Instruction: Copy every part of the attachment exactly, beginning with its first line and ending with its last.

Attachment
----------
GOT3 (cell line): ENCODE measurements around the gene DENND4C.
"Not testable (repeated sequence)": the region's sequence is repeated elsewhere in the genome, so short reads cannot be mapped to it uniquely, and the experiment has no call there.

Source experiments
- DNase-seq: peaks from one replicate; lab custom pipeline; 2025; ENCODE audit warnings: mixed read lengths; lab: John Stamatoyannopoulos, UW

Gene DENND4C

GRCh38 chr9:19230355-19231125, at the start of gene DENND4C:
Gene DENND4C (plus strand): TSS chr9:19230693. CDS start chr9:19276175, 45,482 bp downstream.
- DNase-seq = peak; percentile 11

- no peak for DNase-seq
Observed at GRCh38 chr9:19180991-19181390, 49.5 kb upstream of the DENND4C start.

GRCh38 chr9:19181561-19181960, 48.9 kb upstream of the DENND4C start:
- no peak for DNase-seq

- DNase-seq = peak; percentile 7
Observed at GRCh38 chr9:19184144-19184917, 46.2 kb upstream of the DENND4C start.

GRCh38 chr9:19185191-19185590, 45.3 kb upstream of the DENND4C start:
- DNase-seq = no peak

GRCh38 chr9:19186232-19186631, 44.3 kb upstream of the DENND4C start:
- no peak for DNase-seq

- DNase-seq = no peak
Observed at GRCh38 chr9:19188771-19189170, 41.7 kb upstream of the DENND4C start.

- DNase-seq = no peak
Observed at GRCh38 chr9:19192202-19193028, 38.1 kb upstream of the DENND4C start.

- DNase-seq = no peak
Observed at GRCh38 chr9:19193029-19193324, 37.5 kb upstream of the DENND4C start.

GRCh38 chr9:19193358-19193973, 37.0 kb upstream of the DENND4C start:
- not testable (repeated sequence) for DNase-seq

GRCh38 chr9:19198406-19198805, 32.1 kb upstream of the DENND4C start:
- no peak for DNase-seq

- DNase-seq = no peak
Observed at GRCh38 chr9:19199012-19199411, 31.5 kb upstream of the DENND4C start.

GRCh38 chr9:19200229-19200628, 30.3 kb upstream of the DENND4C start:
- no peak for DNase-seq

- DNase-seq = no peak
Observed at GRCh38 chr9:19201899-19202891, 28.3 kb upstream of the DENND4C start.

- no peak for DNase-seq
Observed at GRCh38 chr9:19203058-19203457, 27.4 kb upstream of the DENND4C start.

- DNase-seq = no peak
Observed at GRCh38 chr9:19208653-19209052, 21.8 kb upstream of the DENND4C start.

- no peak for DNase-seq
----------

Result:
GOT3 (cell line): ENCODE measurements around the gene DENND4C.
"Not testable (repeated sequence)": the region's sequence is repeated elsewhere in the genome, so short reads cannot be mapped to it uniquely, and the experiment has no call there.

Source experiments
- DNase-seq: peaks from one replicate; lab custom pipeline; 2025; ENCODE audit warnings: mixed read lengths; lab: John Stamatoyannopoulos, UW

Gene DENND4C

GRCh38 chr9:19230355-19231125, at the start of gene DENND4C:
Gene DENND4C (plus strand): TSS chr9:19230693. CDS start chr9:19276175, 45,482 bp downstream.
- DNase-seq = peak; percentile 11

- no peak for DNase-seq
Observed at GRCh38 chr9:19180991-19181390, 49.5 kb upstream of the DENND4C start.

GRCh38 chr9:19181561-19181960, 48.9 kb upstream of the DENND4C start:
- no peak for DNase-seq

- DNase-seq = peak; percentile 7
Observed at GRCh38 chr9:19184144-19184917, 46.2 kb upstream of the DENND4C start.

GRCh38 chr9:19185191-19185590, 45.3 kb upstream of the DENND4C start:
- DNase-seq = no peak

GRCh38 chr9:19186232-19186631, 44.3 kb upstream of the DENND4C start:
- no peak for DNase-seq

- DNase-seq = no peak
Observed at GRCh38 chr9:19188771-19189170, 41.7 kb upstream of the DENND4C start.

- DNase-seq = no peak
Observed at GRCh38 chr9:19192202-19193028, 38.1 kb upstream of the DENND4C start.

- DNase-seq = no peak
Observed at GRCh38 chr9:19193029-19193324, 37.5 kb upstream of the DENND4C start.

GRCh38 chr9:19193358-19193973, 37.0 kb upstream of the DENND4C start:
- not testable (repeated sequence) for DNase-seq

GRCh38 chr9:19198406-19198805, 32.1 kb upstream of the DENND4C start:
- no peak for DNase-seq

- DNase-seq = no peak
Observed at GRCh38 chr9:19199012-19199411, 31.5 kb upstream of the DENND4C start.

GRCh38 chr9:19200229-19200628, 30.3 kb upstream of the DENND4C start:
- no peak for DNase-seq

- DNase-seq = no peak
Observed at GRCh38 chr9:19201899-19202891, 28.3 kb upstream of the DENND4C start.

- no peak for DNase-seq
Observed at GRCh38 chr9:19203058-19203457, 27.4 kb upstream of the DENND4C start.

- DNase-seq = no peak
Observed at GRCh38 chr9:19208653-19209052, 21.8 kb upstream of the DENND4C start.

- no peak for DNase-seq